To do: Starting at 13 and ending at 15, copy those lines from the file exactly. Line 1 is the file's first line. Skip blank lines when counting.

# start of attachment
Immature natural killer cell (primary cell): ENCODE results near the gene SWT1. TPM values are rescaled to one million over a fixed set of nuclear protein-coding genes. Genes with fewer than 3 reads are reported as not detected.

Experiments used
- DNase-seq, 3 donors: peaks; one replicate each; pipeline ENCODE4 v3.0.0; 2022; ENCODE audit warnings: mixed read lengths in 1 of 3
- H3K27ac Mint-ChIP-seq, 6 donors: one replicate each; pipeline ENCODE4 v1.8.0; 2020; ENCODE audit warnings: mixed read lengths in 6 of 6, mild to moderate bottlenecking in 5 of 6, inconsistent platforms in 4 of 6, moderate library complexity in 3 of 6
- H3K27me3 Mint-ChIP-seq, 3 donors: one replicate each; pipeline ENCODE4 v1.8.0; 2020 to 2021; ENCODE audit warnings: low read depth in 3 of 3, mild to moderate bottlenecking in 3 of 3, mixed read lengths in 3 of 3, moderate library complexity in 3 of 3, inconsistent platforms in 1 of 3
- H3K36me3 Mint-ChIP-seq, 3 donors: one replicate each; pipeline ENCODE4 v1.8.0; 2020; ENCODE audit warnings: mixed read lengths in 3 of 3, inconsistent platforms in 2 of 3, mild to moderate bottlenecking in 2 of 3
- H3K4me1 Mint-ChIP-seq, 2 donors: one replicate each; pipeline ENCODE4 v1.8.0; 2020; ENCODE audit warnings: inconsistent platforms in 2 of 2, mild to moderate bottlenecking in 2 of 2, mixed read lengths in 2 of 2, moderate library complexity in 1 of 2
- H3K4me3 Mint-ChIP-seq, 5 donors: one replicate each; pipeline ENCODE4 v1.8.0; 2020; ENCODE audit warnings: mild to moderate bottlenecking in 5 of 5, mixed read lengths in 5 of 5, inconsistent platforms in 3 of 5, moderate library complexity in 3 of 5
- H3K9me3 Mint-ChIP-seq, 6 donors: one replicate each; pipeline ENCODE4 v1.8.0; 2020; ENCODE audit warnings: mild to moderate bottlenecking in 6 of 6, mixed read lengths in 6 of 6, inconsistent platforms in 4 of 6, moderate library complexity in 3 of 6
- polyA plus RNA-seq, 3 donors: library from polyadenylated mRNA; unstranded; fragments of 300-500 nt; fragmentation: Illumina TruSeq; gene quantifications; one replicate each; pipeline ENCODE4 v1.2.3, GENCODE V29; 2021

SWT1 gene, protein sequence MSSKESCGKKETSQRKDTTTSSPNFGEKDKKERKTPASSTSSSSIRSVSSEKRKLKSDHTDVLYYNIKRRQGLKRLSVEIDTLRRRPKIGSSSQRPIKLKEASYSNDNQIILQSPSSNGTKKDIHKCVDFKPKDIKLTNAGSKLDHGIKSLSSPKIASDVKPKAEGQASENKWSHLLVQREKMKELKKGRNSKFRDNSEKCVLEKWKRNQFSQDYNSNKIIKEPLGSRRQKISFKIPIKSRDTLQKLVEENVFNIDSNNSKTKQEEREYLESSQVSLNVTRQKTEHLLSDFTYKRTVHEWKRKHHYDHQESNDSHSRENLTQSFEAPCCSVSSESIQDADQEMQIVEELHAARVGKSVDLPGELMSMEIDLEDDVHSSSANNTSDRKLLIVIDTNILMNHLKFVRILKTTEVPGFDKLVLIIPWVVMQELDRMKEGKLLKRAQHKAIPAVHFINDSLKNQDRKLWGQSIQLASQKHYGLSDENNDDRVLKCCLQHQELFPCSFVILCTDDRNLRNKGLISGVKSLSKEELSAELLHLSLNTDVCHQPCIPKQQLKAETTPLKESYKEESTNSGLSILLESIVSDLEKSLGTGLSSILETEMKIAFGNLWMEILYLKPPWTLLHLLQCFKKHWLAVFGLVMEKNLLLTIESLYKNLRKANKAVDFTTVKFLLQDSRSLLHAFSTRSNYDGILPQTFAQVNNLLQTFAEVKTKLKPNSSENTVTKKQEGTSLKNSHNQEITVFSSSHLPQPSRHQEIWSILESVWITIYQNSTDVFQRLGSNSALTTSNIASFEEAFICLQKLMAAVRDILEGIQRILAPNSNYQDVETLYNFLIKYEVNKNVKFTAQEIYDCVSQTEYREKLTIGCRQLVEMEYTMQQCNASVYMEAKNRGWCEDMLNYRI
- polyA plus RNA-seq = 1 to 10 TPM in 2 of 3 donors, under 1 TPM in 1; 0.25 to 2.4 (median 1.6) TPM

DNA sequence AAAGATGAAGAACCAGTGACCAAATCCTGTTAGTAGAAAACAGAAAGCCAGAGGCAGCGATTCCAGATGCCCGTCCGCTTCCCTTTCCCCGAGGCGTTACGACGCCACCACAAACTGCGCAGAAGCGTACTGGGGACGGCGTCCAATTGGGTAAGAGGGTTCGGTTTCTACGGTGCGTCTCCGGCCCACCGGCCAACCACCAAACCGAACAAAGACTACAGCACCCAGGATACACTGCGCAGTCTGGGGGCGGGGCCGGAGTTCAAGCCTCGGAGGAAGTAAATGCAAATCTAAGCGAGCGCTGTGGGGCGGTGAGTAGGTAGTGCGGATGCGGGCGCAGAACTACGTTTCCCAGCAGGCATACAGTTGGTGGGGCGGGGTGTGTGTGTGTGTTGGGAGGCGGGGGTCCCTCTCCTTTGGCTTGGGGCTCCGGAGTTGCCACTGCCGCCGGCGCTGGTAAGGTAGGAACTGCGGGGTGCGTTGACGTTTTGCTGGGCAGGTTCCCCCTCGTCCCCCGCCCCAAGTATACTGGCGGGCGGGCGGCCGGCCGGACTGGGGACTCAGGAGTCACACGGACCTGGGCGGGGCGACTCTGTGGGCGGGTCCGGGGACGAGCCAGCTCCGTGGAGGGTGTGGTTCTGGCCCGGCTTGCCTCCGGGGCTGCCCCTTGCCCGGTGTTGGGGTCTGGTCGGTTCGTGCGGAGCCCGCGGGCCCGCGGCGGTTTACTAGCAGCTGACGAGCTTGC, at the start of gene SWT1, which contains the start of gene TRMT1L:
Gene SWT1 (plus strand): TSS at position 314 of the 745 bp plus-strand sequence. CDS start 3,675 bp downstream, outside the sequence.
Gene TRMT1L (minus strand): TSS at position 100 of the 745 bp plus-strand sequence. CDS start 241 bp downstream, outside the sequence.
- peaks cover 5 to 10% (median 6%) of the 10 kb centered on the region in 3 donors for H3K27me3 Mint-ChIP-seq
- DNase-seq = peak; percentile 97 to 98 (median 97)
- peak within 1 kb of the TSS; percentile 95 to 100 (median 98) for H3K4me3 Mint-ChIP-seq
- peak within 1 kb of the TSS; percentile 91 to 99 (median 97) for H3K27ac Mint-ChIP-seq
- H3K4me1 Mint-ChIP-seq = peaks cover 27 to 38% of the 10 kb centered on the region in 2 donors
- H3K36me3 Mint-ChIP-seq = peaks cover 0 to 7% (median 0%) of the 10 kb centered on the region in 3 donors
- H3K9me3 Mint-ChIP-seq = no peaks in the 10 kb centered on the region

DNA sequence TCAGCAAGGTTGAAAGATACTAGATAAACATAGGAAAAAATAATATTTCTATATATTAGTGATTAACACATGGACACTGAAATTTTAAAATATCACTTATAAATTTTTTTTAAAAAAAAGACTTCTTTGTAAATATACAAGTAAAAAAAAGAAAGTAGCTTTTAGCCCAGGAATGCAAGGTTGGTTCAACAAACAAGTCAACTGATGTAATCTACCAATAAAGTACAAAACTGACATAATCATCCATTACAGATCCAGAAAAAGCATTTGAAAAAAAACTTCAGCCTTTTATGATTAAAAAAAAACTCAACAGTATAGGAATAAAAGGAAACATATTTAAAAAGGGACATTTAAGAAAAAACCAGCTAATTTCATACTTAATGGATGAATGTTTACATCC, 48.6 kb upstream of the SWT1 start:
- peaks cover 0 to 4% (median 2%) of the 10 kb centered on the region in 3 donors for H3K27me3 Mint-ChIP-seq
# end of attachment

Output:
DNA sequence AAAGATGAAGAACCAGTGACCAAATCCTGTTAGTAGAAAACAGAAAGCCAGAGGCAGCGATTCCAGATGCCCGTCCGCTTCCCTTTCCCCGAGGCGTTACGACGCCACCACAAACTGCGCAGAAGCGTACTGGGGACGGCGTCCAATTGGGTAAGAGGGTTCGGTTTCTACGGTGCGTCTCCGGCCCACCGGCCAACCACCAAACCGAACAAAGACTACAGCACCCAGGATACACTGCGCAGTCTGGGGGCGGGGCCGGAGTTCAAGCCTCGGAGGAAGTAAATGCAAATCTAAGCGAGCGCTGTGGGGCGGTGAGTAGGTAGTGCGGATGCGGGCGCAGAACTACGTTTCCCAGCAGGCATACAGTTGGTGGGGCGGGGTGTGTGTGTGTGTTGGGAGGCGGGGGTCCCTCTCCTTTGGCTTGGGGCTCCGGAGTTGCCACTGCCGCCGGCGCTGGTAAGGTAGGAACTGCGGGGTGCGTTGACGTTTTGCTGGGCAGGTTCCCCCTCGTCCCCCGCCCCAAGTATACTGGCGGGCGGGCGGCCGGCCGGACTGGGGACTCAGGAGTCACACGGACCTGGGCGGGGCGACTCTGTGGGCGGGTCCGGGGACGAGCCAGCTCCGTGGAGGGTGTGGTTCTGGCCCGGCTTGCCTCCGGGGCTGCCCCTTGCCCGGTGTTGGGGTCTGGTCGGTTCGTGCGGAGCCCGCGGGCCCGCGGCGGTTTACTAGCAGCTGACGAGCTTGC, at the start of gene SWT1, which contains the start of gene TRMT1L:
Gene SWT1 (plus strand): TSS at position 314 of the 745 bp plus-strand sequence. CDS start 3,675 bp downstream, outside the sequence.
Gene TRMT1L (minus strand): TSS at position 100 of the 745 bp plus-strand sequence. CDS start 241 bp downstream, outside the sequence.